When the body is 'screaming' for help: how to fight stress

Elena MedvedevaLife
When the body is 'screaming' for help: how to fight stress

Today we're going to talk about something that almost everyone has experienced. It is impossible to avoid stress completely because it would make life boring and uninteresting. But it also does not allow you to live, sleep, eat, make love, work, and raise children in peace. It's a hellish feeling that leads to a number of diseases and a loss of meaning in life.

Stress is a general reaction of the body to a very strong impact, physical or psychological, as well as the corresponding state of the nervous system of the body or the body as a whole. Stress can be different: it can occur in response to both negative and positive situations. In modern science, it is divided into stress and distress, i.e. a very negative type of stress that the body cannot cope with. Everyone experiences the first type of stress, but it is not harmful; on the contrary, it helps to mobilize strength and adapt to the situation. The second type is harmful to health and leads to severe mental and physical illnesses.

Dr. Robert Sapolsky, a biologist at Stanford University, defines stress as anything that throws the body out of a state of stable equilibrium. Stress is caused by any strong experience, it can be the birth of a long-awaited child or a big lottery win. When the routine of our lives is interrupted - for better or for worse - we need to quickly rebuild. The more unpredictable the situation and the more effort it may take to adapt to new conditions, the greater the stress. The impact on health of large, one-time shocks has been studied the most, but some psychologists believe that another type of stress is no less (if not more) detrimental. We're talking about minor inconveniences and squabbles that literally suck up our energy, take up time, and make us angry and upset.

The bus is always late, and of course, so are you. Your car is stuck in traffic for hours. A colleague at the next table talks too much. A mix-up in the accounting department means that your paycheck is late. The president is annoying, the marriage is unhappy, the children are problematic, the boss is angry, the housing is not satisfactory, and there is no money. Accumulating, these small problems can be the last straws that break a person's health, especially if there is additional chronic stress in their life. To better understand stress, you need to know that life events themselves are not its cause. The main thing here is how a person perceives the situation.

The causes of stress are diverse, and the forms of manifestation are individual. But there are certain symptoms that you should pay attention to when your body is screaming for help. Behavioral symptoms of stress are "auxiliary" alcohol, gluttony or loss of appetite, fussiness, clenched fists, talking too fast or too loudly, aggressiveness, irrationality, restlessness, mood swings, anxiety on the emotional level, confusion, memory problems, inattention, racing thoughts, and vivid dreams. Physical signs include cold hands and feet, "tooth grinding", headaches, palpitations, sweating, indigestion, itching, loss of libido, neck and back pain, rapid breathing, tense muscles, weight loss or gain.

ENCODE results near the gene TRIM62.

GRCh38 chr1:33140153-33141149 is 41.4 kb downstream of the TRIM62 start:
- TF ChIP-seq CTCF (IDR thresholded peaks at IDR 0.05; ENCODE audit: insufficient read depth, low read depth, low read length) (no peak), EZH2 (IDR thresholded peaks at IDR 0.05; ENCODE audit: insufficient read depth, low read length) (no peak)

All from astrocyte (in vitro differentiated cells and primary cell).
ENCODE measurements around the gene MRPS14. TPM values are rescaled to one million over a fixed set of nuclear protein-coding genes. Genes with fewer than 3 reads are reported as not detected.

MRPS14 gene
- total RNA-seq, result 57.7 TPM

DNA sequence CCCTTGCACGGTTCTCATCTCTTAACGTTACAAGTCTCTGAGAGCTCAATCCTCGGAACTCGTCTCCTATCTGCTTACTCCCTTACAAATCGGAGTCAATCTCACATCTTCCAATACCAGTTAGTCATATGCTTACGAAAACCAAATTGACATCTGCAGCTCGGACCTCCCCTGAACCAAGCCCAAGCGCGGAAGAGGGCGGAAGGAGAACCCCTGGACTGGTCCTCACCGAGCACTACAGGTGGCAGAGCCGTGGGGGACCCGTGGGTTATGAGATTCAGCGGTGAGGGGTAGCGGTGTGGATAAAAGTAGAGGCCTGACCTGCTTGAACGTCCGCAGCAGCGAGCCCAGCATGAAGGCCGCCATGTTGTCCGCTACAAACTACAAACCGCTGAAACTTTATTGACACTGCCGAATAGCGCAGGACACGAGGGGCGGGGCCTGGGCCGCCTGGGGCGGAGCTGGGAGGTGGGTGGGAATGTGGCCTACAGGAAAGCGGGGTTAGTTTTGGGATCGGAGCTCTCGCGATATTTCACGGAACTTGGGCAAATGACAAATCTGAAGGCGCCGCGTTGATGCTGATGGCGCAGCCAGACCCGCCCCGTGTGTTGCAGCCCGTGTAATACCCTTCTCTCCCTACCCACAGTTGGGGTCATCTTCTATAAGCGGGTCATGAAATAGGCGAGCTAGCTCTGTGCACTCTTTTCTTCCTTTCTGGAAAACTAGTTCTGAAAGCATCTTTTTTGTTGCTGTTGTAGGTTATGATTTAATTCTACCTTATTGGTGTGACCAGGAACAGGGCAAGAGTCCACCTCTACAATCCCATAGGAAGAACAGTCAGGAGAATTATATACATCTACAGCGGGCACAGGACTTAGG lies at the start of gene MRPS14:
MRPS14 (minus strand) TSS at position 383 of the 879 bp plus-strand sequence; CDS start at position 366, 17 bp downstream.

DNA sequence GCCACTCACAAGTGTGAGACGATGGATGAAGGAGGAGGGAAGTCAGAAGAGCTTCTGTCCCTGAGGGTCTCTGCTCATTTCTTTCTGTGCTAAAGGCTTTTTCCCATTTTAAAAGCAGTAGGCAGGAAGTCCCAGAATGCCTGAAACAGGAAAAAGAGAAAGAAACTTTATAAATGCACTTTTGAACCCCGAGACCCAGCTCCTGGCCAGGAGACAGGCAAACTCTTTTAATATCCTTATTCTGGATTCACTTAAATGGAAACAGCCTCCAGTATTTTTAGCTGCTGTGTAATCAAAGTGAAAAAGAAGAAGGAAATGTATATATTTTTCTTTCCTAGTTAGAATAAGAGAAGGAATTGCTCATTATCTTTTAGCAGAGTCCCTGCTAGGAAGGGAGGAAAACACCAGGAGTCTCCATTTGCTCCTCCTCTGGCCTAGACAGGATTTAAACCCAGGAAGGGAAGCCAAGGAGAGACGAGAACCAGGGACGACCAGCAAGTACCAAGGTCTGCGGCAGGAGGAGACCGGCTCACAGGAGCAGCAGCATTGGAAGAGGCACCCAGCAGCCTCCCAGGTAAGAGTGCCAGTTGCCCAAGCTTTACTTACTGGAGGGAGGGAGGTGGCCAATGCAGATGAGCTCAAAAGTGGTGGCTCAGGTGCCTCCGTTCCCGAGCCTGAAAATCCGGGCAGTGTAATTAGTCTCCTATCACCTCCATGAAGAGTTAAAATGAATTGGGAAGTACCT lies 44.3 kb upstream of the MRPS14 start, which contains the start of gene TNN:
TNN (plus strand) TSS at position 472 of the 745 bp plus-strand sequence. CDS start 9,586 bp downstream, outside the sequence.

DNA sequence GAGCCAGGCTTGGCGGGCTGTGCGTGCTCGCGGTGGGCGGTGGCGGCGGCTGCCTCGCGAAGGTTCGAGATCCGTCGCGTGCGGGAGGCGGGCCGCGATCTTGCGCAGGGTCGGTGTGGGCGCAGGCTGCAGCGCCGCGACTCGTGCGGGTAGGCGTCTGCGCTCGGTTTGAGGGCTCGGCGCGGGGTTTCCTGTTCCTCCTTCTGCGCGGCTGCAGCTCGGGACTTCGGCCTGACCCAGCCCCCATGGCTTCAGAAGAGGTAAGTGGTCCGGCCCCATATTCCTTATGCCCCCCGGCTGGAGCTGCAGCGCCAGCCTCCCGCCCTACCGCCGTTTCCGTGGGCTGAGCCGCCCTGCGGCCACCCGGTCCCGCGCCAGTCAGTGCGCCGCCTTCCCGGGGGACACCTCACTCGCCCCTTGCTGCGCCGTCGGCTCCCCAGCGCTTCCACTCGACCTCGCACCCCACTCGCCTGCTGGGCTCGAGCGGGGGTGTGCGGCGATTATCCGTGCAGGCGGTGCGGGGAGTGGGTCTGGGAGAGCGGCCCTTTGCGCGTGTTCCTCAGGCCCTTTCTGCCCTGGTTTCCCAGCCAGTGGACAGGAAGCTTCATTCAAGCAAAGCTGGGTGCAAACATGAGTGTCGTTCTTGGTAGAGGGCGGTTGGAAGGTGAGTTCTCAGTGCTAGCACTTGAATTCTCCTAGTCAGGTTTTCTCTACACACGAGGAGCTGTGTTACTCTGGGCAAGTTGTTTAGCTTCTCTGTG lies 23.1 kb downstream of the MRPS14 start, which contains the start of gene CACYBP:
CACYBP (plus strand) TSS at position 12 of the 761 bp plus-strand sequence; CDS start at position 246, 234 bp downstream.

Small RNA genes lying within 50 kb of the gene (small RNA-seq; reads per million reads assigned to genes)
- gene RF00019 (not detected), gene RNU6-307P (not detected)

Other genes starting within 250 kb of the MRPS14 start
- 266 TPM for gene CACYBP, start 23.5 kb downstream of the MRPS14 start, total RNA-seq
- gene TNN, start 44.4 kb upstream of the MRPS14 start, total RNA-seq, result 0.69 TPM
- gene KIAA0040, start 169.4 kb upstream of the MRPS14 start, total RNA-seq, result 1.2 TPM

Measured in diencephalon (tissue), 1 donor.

Severe stress harms human health quite significantly. First of all, physical health suffers because of it as we get colds more often, our chronic diseases get worse, and stress affects our appearance. All this becomes an additional source of anxiety and worry. A vicious circle is created. In general, a person tends to memorize any stressful situation, and it subsequently becomes a brake on his or her development, there is a fear of going further, and faith in oneself and one's abilities is lost.

What to do? The main thing is to pay attention to the problem. Do not ignore it and do not wait for it to resolve itself. Try to determine what exactly in the situation causes stress, think about what this situation means to you and remember that stress can always be reduced. Talk about the problematic situation with your loved ones, or better yet, with a specialist. For example, when I feel that I desperately need some kind of relief and the accumulation of negativity is off the charts, I go to my favorite cafe. I smile at passers. I watch my red shoes 'kiss' the pavement. As I was walking, I remembered a story by Ray Bradbury. The priest sat and waited for the streams of sin pouring outside the walls of the temple to bring streams of penitents to him. Only one came. He brought with him an incredibly sweet spirit and timidly asked for forgiveness for a great sin: the unfortunate man ate a lot of chocolate, which had become the alpha and omega of his existence. The holy father did not know how to confess the young man who came every day and told him how delicious it was to lick candy wrappers, how his blood sang to the unbearable drive of sweet black squares... And then the young man disappeared. Many years later, when the priest was already old and dozing in the confessional to the sound of rain, he suddenly smelled the subtle aroma of chocolate again and heard someone drop it, "Thank you for everything, your gift is in the offering plate." The old man fished out a bar wrapped in silver foil. And from then on, when despair seeped into the doorways of the church, he stood behind the altar and took out a chocolate bar and bit off a little. It was not communion, not the body of Christ. It was life. And it belonged to him. And the piece was so sweet. And the story was called Have I Got a Chocolate Bar for You...

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The author's website is psymedvedeva.com.ua.

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